21. ^ Brian, Anderson (2012-01-20). "[rust-dev] The Rust compiler 0.1 is unleashed". Archived from the original on 2014-09-05. Retrieved 2022-05-18.
  22. ^ Hoare, Graydon (2012-03-29). "[rust-dev] Rust 0.2 released". Retrieved 2022-06-12.
  23. ^ Hoare, Graydon (2012-07-12). "[rust-dev] Rust 0.3 released". Retrieved 2022-06-12.
  24. ^ Hoare, Graydon. "[rust-dev] Rust 0.4 released". Archived from the original on 2021-10-31. Retrieved 2021-10-31.
  25. ^ Duarte, José; Ravara, António (2021-09-27), "Retrofitting Typestates into Rust", 25th Brazilian Symposium on Programming Languages, New York, NY, USA: Association for Computing Machinery, pp. 83–91, doi:10.1145/3475061.3475082, ISBN 978-1-4503-9062-0, S2CID 238359093, retrieved 2022-07-12
  26. ^ Binstock, Andrew. "The Rise And Fall of Languages in 2013". Dr Dobb's. Archived from the original on 2016-08-07. Retrieved 2015-12-11.
  27. ^ "Version History". GitHub. Archived from the original on 2015-05-15. Retrieved 2017-01-01.
  28. ^ The Rust Core Team (2015-05-15). "Announcing Rust 1.0". Rust Blog. Archived from the original on 2015-05-15. Retrieved 2015-12-11.
  29. ^ Cimpanu, Catalin (2020-08-11). "Mozilla lays off 250 employees while it refocuses on commercial products". ZDNet. Archived from the original on 2022-03-18. Retrieved 2020-12-02.
  30. ^ Cooper, Daniel (2020-08-11). "Mozilla lays off 250 employees due to the pandemic". Engadget. Archived from the original on 2020-12-13. Retrieved 2020-12-02.
  31. ^ Tung, Liam. "Programming language Rust: Mozilla job cuts have hit us badly but here's how we'll survive". ZDNet. Archived from the original on 2022-04-21. Retrieved 2022-04-21.
  32. ^ "Laying the foundation for Rust's future". Rust Blog. 2020-08-18. Archived from the original on 2020-12-02. Retrieved 2020-12-02.
  33. ^ "Hello World!". Rust Foundation. 2020-02-08. Archived from the original on 2022-04-19. Retrieved 2022-06-04.
  34. ^ "Mozilla Welcomes the Rust Foundation". Mozilla Blog. 2021-02-09. Archived from the original on 2021-02-08. Retrieved 2021-02-09.
  35. ^ a b "Rust in the Android platform". Google Online Security Blog. Archived from the original on 2022-04-03. Retrieved 2022-04-21.
  36. ^ Amadeo, Ron (2021-04-07). "Google is now writing low-level Android code in Rust". Ars Technica. Archived from the original on 2021-04-08. Retrieved 2021-04-08.
  37. ^ Anderson, Tim (2021-11-23). "Entire Rust moderation team resigns". The Register. Retrieved 2022-08-04.
  38. ^ Klabnik, Steve; Nichols, Carol (2019-08-12). "Chapter 1: Getting Started". The Rust Programming Language (Covers Rust 2018). No Starch Press. ISBN 978-1-7185-0044-0.
  39. ^ "Control Flow". The Rust Programming Language. Retrieved 2022-07-14.
  40. ^ a b c d e f Klabnik, Steve; Nichols, Carol (2019-08-12). "Chapter 3: Common Programming Concepts". The Rust Programming Language (Covers Rust 2018). No Starch Press. ISBN 978-1-7185-0044-0.
  41. ^ "The match Control Flow Construct". The Rust Programming Language. Retrieved 2022-07-14.
  42. ^ "Comments". The Rust Programming Language. Retrieved 2022-07-14.
  43. ^ Proven, Liam (2019-11-27). "Rebecca Rumbul named new CEO of The Rust Foundation". Retrieved 2022-07-14. Both are curly bracket languages, with C-like syntax that makes them unintimidating for C programmers.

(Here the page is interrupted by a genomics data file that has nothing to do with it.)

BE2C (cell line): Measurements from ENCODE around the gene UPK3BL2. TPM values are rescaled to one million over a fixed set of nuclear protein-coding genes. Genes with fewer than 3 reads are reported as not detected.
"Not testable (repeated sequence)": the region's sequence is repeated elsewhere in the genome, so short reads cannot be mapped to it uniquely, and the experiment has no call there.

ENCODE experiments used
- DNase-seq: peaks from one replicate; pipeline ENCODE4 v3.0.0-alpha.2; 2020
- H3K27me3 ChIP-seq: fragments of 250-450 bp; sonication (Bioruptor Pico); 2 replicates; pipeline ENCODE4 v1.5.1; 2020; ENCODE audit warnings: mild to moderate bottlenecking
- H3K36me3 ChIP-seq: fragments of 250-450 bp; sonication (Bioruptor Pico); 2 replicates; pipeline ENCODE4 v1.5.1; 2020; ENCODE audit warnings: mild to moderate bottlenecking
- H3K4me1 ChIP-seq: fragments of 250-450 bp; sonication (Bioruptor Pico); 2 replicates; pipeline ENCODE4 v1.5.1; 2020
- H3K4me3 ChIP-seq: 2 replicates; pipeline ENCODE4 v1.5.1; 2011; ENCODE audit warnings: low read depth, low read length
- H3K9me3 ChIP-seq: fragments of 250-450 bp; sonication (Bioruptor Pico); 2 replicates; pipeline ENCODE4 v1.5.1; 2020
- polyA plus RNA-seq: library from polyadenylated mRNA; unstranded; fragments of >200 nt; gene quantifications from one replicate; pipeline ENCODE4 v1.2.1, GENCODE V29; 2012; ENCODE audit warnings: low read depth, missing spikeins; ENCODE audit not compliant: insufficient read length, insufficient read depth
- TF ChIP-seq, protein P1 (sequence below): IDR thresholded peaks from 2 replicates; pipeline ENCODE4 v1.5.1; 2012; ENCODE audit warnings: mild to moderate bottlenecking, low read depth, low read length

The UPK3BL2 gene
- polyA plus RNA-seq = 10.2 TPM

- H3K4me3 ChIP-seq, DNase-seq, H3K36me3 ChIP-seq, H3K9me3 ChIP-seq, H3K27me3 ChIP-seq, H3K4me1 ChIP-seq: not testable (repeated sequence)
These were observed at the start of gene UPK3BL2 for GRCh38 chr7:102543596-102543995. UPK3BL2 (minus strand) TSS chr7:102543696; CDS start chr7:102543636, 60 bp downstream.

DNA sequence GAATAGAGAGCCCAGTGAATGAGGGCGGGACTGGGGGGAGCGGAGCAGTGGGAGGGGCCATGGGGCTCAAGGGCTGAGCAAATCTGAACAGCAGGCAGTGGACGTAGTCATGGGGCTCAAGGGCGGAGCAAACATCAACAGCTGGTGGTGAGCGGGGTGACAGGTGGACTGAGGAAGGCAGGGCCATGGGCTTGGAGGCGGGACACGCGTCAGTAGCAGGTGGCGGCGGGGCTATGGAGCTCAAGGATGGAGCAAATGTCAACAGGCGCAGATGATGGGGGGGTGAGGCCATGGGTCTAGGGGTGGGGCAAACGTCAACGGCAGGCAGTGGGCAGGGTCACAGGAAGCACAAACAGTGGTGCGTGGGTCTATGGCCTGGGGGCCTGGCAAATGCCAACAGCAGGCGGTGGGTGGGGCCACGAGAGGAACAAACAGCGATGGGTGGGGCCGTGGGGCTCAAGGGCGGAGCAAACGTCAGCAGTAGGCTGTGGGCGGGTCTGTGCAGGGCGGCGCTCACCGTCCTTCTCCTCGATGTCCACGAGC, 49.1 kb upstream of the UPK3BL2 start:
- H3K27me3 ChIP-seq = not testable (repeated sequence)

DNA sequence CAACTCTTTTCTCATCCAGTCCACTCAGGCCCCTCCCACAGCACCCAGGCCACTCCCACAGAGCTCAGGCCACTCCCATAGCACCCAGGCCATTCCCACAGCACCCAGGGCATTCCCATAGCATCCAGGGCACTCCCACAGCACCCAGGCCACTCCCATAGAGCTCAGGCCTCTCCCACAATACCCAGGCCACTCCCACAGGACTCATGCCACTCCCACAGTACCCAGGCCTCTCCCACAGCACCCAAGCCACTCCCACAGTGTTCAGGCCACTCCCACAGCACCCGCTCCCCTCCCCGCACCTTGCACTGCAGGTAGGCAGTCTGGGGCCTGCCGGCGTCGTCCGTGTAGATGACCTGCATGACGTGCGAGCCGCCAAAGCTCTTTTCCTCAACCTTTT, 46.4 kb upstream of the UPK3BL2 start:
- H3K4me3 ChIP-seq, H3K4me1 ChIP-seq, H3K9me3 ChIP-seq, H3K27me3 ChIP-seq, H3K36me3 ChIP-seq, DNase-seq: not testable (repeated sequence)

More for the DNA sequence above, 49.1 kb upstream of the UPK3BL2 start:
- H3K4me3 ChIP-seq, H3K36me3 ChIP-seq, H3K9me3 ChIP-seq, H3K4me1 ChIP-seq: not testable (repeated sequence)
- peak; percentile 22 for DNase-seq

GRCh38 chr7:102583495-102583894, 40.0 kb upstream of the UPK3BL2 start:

44. ^ a b Brandon Vigliarolo (2021-02-10). "The Rust programming language now has its own independent foundation". TechRepublic. Retrieved 2022-07-14.
  45. ^ Klabnik, Steve; Nichols, Carol (2019-08-12). "Chapter 13: Functional Language Features: Iterators and Closures". The Rust Programming Language (Covers Rust 2018). No Starch Press. ISBN 978-1-7185-0044-0.
  46. ^ Tyson, Matthew (2022-03-03). "Rust programming for Java developers". InfoWorld. Retrieved 2022-07-14.
  47. ^ "Data Types". The Rust Programming Language. Retrieved 2022-07-14.
  48. ^ "Textual types". The Rust Reference. Retrieved 2022-06-12.
  49. ^ a b c d e Klabnik, Steve; Nichols, Carol (2019-08-12). "Chapter 19: Advanced Features". The Rust Programming Language (Covers Rust 2018). No Starch Press. ISBN 978-1-7185-0044-0.
  50. ^ a b Klabnik, Steve; Nichols, Carol (2019-08-12). "Chapter 6: Enums and Pattern Matching". The Rust Programming Language (Covers Rust 2018). No Starch Press. ISBN 978-1-7185-0044-0.
  51. ^ a b c McNamara, Tim (2021-08-10). Rust in Action. an O'Reilly Media Company Safari (1st ed.). ISBN 9781617294556. OCLC 1268279410.
  52. ^ a b c d e f g h i Klabnik, Steve; Nichols, Carol (2019-08-12). "Chapter 10: Generic Types, Traits, and Lifetimes". The Rust Programming Language (Covers Rust 2018). No Starch Press. ISBN 978-1-7185-0044-0.
  53. ^ a b Klabnik, Steve; Nichols, Carol (2019-08-12). "Chapter 4: Understanding Ownership". The Rust Programming Language (Covers Rust 2018). No Starch Press. ISBN 978-1-7185-0044-0.
  54. ^ "Drop in std::ops – Rust". Retrieved 2022-07-16.
  55. ^ Gomez, Guillaume; Boucher, Antoni (2018). "RAII". Rust programming by example (First ed.). Birmingham, UK. p. 358. ISBN 9781788390637.
  56. ^ Avram, Abel (2012-08-03). "Interview on Rust, a Systems Programming Language Developed by Mozilla". InfoQ. Archived from the original on 2013-07-24. Retrieved 2013-08-17.
  57. ^ Rosenblatt, Seth (2013-04-03). "Samsung joins Mozilla's quest for Rust". CNET. Archived from the original on 2013-04-04. Retrieved 2013-04-05.
  58. ^ a b Brown, Neil (2013-04-17). "A taste of Rust". Archived from the original on 2013-04-26. Retrieved 2013-04-25.
  59. ^ "Races – The Rustonomicon". Archived from the original on 2017-07-10. Retrieved 2017-07-03.
  60. ^ "The Rust Language FAQ". 2015. Archived from the original on 2015-04-20. Retrieved 2017-04-24.
  61. ^ "RAII – Rust By Example". Archived from the original on 2019-04-21. Retrieved 2020-11-22.